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Hard Times (Enriched Classics) Mass Market Paperback – Special Edition, January 1, 2007
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About the Author
Charles Dickens (1821-1870) used his fiction to criticize the injustices of his time, especially the brutal treatment of the poor. He is also the author of Oliver Twist, Nicholas Nickleby, David Copperfield, A Tale of Two Cities, and Great Expectations. He was born in Portsmouth, England.
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Top customer reviews
So, if you're looking for a classic, check out this book!
Representing the bourgeois managing class there are two men: Thomas Gradgrind and Josiah Bounderby. Gradgrind, an educator-turned-politician, is a fanatical proponent of a utilitarian philosophy which demands nothing but "facts," and abjures all art and sentiment. He attempts to raise his children as heartless automata whose only goal is the amassing of wealth.
Josiah Bounderby is a banker and mill owner who has constructed around himself the myth of the "self-made man." Insisting that he was born in a ditch and abandoned to his own devices as a young child, Bounderby's clear message is "I made it without anyone else's help or compassion, so don't expect any from me."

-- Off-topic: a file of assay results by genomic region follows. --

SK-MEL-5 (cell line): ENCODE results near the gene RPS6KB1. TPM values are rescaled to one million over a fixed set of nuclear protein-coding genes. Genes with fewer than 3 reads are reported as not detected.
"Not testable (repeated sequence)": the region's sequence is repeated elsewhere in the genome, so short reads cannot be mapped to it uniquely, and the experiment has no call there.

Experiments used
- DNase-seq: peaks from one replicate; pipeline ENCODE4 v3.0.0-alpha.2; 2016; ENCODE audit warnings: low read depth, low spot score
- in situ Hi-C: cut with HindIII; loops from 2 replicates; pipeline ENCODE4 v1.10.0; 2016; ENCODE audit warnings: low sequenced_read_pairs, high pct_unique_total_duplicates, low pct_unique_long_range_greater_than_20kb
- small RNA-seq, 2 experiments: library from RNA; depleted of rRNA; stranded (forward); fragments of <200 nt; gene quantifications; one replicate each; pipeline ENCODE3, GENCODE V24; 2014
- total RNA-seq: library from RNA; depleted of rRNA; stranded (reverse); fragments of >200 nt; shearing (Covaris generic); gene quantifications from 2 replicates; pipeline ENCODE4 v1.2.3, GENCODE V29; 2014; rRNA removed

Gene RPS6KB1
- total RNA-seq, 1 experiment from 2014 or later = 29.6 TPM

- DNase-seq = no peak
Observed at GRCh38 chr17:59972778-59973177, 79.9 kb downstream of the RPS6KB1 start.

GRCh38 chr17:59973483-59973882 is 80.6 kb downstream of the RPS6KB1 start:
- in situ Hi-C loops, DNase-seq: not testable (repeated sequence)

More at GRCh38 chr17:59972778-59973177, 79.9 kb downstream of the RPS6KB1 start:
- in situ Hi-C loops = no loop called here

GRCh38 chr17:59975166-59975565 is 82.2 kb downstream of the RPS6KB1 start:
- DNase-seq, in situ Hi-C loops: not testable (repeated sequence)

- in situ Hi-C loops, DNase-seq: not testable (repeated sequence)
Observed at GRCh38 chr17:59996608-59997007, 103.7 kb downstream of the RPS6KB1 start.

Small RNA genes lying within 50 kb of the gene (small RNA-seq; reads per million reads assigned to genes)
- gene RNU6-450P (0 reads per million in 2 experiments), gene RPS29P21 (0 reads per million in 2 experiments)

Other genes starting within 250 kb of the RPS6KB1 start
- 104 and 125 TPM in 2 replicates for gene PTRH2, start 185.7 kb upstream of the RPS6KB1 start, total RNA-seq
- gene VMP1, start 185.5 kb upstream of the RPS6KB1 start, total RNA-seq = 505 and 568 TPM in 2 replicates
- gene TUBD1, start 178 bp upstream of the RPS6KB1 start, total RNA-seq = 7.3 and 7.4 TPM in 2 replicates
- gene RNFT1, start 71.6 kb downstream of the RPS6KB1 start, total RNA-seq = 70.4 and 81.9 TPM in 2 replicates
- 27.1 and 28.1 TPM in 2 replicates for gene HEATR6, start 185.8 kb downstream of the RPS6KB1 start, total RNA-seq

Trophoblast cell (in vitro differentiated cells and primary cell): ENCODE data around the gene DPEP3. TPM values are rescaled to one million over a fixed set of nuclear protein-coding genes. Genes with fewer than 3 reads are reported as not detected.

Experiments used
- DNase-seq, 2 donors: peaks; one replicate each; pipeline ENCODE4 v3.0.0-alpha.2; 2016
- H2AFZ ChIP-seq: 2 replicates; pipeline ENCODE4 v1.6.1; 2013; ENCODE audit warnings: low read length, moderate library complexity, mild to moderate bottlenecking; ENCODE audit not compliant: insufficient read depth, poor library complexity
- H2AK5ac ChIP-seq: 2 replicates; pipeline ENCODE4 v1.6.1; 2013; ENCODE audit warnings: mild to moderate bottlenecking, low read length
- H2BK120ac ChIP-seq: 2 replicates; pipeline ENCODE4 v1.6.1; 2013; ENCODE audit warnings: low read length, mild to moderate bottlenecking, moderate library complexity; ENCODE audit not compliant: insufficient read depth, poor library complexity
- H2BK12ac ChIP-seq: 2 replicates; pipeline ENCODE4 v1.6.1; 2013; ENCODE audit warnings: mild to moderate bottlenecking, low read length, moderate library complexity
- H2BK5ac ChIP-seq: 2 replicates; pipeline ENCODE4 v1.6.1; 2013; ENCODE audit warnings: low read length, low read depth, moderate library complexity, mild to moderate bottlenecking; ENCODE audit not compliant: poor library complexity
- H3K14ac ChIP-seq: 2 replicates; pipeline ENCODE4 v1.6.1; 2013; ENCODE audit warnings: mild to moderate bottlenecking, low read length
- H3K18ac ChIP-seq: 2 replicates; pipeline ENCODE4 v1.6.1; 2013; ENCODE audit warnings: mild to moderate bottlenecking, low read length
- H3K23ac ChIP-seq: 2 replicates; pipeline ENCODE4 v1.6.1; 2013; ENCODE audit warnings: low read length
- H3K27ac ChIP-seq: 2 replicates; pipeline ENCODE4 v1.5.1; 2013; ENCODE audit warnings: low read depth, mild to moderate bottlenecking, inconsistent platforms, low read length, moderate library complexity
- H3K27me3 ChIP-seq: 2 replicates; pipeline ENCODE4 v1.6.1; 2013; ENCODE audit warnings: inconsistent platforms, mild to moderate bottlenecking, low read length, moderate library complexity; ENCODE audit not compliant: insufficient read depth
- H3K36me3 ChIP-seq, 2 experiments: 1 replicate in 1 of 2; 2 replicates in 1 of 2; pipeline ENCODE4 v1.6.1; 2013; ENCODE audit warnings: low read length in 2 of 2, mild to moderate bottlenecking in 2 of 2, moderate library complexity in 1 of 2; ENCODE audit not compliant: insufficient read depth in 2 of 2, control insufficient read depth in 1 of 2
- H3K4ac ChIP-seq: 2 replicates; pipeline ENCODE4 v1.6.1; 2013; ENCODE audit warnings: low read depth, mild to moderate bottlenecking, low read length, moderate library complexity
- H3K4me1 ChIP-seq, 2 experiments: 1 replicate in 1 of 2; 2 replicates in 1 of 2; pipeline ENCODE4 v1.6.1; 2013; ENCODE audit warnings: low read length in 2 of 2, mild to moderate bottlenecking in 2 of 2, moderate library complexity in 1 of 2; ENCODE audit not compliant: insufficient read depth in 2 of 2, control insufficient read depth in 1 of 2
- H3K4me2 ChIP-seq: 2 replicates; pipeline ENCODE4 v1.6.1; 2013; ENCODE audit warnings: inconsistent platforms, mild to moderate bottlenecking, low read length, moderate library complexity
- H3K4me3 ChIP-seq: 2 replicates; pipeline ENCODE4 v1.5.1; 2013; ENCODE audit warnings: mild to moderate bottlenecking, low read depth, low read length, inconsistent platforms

Among the characters from the lower classes are Sissy Jupe, the abandoned daughter of a circus performer, and Stephen Blackpool, a mill worker who must bear the added burden of having an alcoholic vagrant for a wife. Both Jupe and Blackpool are rich in the traits that their social betters lack: compassion, charity, and self-sacrifice.
Hard Times has the elements of a social reform novel, but that doesn't appear to be its purpose. We never set foot inside a mill, and there is no description of working conditions, harsh or otherwise. The efforts of the workers to unionize are even portrayed in a negative light. Instead of focusing on the symptoms of injustice, Dickens attacks what he must consider the cause: the flawed and hypocritical philosophy of utilitarianism which makes a virtue of selfishness and excuses callous indifference to the sufferings of others.
Hard Times is not without touches of humor, but on the whole it is darker than most of Dickens's works. There are the usual quirky and endearing characters, but a tone of tragedy predominates.